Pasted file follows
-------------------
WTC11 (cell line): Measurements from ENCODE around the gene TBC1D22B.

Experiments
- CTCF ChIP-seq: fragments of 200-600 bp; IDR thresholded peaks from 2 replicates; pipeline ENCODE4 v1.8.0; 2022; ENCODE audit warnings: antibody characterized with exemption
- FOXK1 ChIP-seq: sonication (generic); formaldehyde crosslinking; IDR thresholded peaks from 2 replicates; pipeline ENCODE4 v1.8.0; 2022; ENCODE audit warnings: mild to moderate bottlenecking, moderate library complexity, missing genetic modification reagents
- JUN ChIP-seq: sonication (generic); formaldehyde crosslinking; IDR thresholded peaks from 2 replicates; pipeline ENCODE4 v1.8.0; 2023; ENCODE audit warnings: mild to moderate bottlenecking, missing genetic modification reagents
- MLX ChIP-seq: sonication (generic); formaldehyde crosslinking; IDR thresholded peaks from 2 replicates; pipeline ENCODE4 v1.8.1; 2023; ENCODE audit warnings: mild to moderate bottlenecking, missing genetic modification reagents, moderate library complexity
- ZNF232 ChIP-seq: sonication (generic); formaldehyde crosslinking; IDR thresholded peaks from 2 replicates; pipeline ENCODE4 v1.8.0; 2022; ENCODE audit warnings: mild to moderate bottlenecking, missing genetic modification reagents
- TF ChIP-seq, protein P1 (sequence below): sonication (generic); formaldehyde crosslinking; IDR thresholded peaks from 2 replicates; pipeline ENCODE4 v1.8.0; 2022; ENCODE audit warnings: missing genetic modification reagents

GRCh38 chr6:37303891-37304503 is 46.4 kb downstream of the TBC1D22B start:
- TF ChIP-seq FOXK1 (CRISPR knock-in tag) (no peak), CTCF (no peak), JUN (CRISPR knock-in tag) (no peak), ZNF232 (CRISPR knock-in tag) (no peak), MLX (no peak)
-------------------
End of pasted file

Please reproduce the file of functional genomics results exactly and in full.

WTC11 (cell line): Measurements from ENCODE around the gene TBC1D22B.

Experiments
- CTCF ChIP-seq: fragments of 200-600 bp; IDR thresholded peaks from 2 replicates; pipeline ENCODE4 v1.8.0; 2022; ENCODE audit warnings: antibody characterized with exemption
- FOXK1 ChIP-seq: sonication (generic); formaldehyde crosslinking; IDR thresholded peaks from 2 replicates; pipeline ENCODE4 v1.8.0; 2022; ENCODE audit warnings: mild to moderate bottlenecking, moderate library complexity, missing genetic modification reagents
- JUN ChIP-seq: sonication (generic); formaldehyde crosslinking; IDR thresholded peaks from 2 replicates; pipeline ENCODE4 v1.8.0; 2023; ENCODE audit warnings: mild to moderate bottlenecking, missing genetic modification reagents
- MLX ChIP-seq: sonication (generic); formaldehyde crosslinking; IDR thresholded peaks from 2 replicates; pipeline ENCODE4 v1.8.1; 2023; ENCODE audit warnings: mild to moderate bottlenecking, missing genetic modification reagents, moderate library complexity
- ZNF232 ChIP-seq: sonication (generic); formaldehyde crosslinking; IDR thresholded peaks from 2 replicates; pipeline ENCODE4 v1.8.0; 2022; ENCODE audit warnings: mild to moderate bottlenecking, missing genetic modification reagents
- TF ChIP-seq, protein P1 (sequence below): sonication (generic); formaldehyde crosslinking; IDR thresholded peaks from 2 replicates; pipeline ENCODE4 v1.8.0; 2022; ENCODE audit warnings: missing genetic modification reagents

GRCh38 chr6:37303891-37304503 is 46.4 kb downstream of the TBC1D22B start:
- TF ChIP-seq FOXK1 (CRISPR knock-in tag) (no peak), CTCF (no peak), JUN (CRISPR knock-in tag) (no peak), ZNF232 (CRISPR knock-in tag) (no peak), MLX (no peak)